Cellar master Jean-Baptiste B Lecaillon of Champagne Louis Roederer presented the a range of Champagnes from this Grande Marque Champagne House. He talked to us of the effect of the warming up of the climate and the positive effect it has had so far on the cold, northerly Champagne climate.
CHAMPAGNE – a few interesting facts
There are only three cepages authorised; Pinot Meunier and the nobler Pinot Noir and Chardonnay.
Most of the vineyards of Champagne are planted with red grape varieties (71,5% – with 38,3% Pinot Noir and 33,2% Pinot Meunier)
Chardonnay makes up the remaining 28,2 % of vineyards planted.
Annual average temperature is only 10,3 C (trend is rising to 12C due to global warming with warmer winters rather than hotter summers
Non-vintage champagne must be kept for 15 months ‘sur lattes’ (with autolysis of the dead yeast cells enrichening the champagne and adding complexity)
Vintage champagne has a minimum of 3 years ‘sur lies’.
There are 15,000 growers and 200 wine merchants (who are responsable for 66% of champagne sales and 90% of exports).
338 million € sold in 2007 at the average price of 13,46€.
All grapes for champagne are harvested manually.
Price per kg of grapes is 5€ and you need 1.2 kg grapes to make a bottle of champagne so for a 13€ HT.
Each bottle of champagne it costs you 7€ for your raw materials before you have even begun!
Stocks represent 1,046 million bottles (for every bottle sold, there are 3,5 in store)
The domestic market is still the largest and represents 55% (188 million € but is decreasing). Average price per bottle depart 11,90€
Export market represents 45% (151 million € and is increasing). Average price per bottle depart 14,91€.
15 countries represent 85% export market
UK is the biggest export market for champagne (32% and growing)
2008 will see the region of Champagne’s third ‘delimitation’ of the Appellation (1st in 1908, 2nd in 1927). Currently the region has 34,000 hectares under vine. Bordeaux is approximately 121,000 hectares which has doubled in size since 1980.
Dom Perignon arrived in Hautvillers in 1669 when the wine of Champagne was famous but as a still wine based on Pinot Noir grape predominantly. It was the wine of celebration used at royal banquets (898 to 1825) all French kings since the first King, Clovis, were crowned at Reims cathedral) and also some papal celebrations (French Pope came from this region).
Dom Perignon is said to have first discovered refermentation in bottle by accident
1685 first cork was used in Champagne which provided the means to trap the bubbles in the bottle
1. Champagne Louis Roederer Brut, Blanc de Blancs
100% Chardonnay made up of only two villages Mesnil sur Oger and Avise. There are fewer bubbles (pressure of only 4 kg) in this cuvee to keep the roundness and softness of this 100% Chardonnay. A lot of bubbles gives an impression of agressivity which is not suited to this wine’s style.No malolactic fermentation to keep the fresh acidity. Dosage is 9 to 10 g of sucre/litre.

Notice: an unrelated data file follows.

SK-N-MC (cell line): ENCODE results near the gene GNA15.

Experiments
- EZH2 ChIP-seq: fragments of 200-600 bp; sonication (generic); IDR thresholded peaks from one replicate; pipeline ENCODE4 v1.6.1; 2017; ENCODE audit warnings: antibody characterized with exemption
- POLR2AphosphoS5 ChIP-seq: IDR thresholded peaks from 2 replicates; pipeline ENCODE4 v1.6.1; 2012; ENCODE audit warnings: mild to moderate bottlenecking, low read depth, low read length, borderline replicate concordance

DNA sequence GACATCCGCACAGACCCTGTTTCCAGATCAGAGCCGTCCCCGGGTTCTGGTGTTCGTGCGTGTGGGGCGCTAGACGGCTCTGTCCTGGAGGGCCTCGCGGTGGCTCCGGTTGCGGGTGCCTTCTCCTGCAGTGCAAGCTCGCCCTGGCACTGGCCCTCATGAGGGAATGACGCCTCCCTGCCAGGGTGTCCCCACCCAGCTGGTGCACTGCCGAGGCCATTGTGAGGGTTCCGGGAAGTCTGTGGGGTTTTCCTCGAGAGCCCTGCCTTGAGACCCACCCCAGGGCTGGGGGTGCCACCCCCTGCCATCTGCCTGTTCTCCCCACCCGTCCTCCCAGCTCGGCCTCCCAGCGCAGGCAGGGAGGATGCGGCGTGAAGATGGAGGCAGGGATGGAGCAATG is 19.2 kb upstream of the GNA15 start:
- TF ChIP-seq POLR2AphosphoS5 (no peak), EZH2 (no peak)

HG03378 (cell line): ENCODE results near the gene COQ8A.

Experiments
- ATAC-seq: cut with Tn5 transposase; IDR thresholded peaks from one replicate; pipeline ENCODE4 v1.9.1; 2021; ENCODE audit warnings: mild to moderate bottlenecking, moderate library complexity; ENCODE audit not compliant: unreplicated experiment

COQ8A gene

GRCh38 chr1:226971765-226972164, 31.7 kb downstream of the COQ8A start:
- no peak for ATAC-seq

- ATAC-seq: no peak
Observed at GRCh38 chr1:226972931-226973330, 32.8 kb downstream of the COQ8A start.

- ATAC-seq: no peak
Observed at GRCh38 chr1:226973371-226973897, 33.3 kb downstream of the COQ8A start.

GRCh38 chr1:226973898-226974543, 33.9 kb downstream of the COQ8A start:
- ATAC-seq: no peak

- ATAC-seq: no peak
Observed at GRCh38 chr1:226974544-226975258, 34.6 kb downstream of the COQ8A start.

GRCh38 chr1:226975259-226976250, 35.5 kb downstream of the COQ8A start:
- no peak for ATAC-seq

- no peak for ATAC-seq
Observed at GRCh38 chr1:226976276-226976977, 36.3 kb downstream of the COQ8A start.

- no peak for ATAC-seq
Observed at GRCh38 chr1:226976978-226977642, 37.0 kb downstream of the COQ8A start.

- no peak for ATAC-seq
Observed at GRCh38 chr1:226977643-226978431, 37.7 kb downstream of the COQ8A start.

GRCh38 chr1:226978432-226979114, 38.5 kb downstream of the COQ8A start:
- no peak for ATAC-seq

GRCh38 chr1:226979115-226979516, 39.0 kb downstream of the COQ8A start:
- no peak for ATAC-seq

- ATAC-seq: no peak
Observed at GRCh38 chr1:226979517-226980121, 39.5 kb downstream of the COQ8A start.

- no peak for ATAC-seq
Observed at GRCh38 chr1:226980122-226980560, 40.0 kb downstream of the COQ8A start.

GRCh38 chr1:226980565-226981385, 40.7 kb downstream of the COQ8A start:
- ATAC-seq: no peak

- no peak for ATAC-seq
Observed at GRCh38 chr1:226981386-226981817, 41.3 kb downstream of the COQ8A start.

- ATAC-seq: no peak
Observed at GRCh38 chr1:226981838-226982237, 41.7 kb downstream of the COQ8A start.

Light and elegant with plenty of both minerally (from the chalk soils) and fruity characteristics. Nose of fresh nuts and citrus fruits. Concentration of ripe fruit gives balance to its acidic vivacity. ‘Legerete’ is the key word.
2. Champagne Louis Roederer Brut Millesime 2002
2002 was a hot year in Champagne and produced good quality Champagnes. ‘Puissance’ is the key word with this champagen. 40% of the vine is vinified in wood. Pinot noir and Pinot Mernier are easily pressed in a vertical press. Chardonnay is more difficult due to its thiker skins so a pneumatic press is used.
Powerful spicy nose with toast and brioche. Caramel notes. Good wine for gastronomy and esprecially deserts.
More bubbles with this cuvee based predominantly on Pinot Noir (with only 30% Chardonnay). Grapes from four villages make up this wine.
3. Champagne Louis Roederer Rose Millesime 2002
70% Pinot Noir and 30% Chardonnay make up this very, very pale rose wine. Strawberries and cherries on the nose. Very elegant rounded wine with high acidity and soft bubbles. Key word is “richesse”. Delicious.
4. Champagne Louis Roederer, Cristal Brut 2002
Cristal is only made in the best years and lasts for 15-20 years. Approximately a third Pinot Noir, Pinot Meunier and Chardonnay. This represents the best grapes from the best terroir. This wine was developed for the Tzar Alexander II in 1876 and has a clear white bottle. This 2002 vintage is very young and just released. The 1988 vintage is drinking well at the moment.
Fragrant nose and refined balance with high acidity and an etremely persistent finish. Dosage 10g/l sugar. Key word “expensive” at approximately 200€ per bottle.
5. Champagne Louis Roederer, Brut Premier NV
This wine represents 70% of all Louis Roederrer production. It is made from 40% Pinot Noir, 40% Chardonnay and 20% Pinot Meunier. It is made up of grapes from 40 different villages across the different regions and at least 5 different vintages. This is a non-vintage champagne and a maximum of 40% from the most recent vintage – the base year. This not indicated on the label. This enables the wine makers to maintain a consistent house style whatever the year of production. This champagne can be aged and is best consumed within 3-5 years of release.
Fresh yeasty fruity with elegance and finesse. Louis Roederrer look to produce powerful vintage wines but focus on finesse or their non-vintage champagnes. Many other Champagne Houses do the opposite.
6. Champagne Louis Roederer, Millesime 1993
This is a collection champagne from Louis Roederer’s own stocks. Honey, melon and truffle flavours on this matured champagne which in the mouth is round and unctuous. This oxidative style is an acquired taste, but is sought after by some Grandes Marques Champagne Houses, such as Bollinger.